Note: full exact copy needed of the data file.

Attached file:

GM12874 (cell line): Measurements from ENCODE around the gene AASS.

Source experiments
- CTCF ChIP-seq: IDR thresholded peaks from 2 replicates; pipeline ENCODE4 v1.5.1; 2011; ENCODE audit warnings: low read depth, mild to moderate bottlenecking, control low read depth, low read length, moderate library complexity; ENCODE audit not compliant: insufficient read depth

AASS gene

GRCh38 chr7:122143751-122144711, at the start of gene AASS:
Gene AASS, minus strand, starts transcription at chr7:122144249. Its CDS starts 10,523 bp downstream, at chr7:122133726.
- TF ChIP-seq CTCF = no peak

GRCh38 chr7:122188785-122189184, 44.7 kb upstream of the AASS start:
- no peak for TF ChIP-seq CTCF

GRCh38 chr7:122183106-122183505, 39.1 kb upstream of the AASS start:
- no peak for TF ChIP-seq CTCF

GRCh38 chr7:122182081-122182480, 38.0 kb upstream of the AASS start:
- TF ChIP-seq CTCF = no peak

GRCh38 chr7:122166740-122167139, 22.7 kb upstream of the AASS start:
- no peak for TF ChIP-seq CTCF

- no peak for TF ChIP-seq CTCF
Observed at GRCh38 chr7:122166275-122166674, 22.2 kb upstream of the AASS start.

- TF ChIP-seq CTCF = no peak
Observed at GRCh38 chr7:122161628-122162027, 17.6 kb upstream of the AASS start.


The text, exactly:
GM12874 (cell line): Measurements from ENCODE around the gene AASS.

Source experiments
- CTCF ChIP-seq: IDR thresholded peaks from 2 replicates; pipeline ENCODE4 v1.5.1; 2011; ENCODE audit warnings: low read depth, mild to moderate bottlenecking, control low read depth, low read length, moderate library complexity; ENCODE audit not compliant: insufficient read depth

AASS gene

GRCh38 chr7:122143751-122144711, at the start of gene AASS:
Gene AASS, minus strand, starts transcription at chr7:122144249. Its CDS starts 10,523 bp downstream, at chr7:122133726.
- TF ChIP-seq CTCF = no peak

GRCh38 chr7:122188785-122189184, 44.7 kb upstream of the AASS start:
- no peak for TF ChIP-seq CTCF

GRCh38 chr7:122183106-122183505, 39.1 kb upstream of the AASS start:
- no peak for TF ChIP-seq CTCF

GRCh38 chr7:122182081-122182480, 38.0 kb upstream of the AASS start:
- TF ChIP-seq CTCF = no peak

GRCh38 chr7:122166740-122167139, 22.7 kb upstream of the AASS start:
- no peak for TF ChIP-seq CTCF

- no peak for TF ChIP-seq CTCF
Observed at GRCh38 chr7:122166275-122166674, 22.2 kb upstream of the AASS start.

- TF ChIP-seq CTCF = no peak
Observed at GRCh38 chr7:122161628-122162027, 17.6 kb upstream of the AASS start.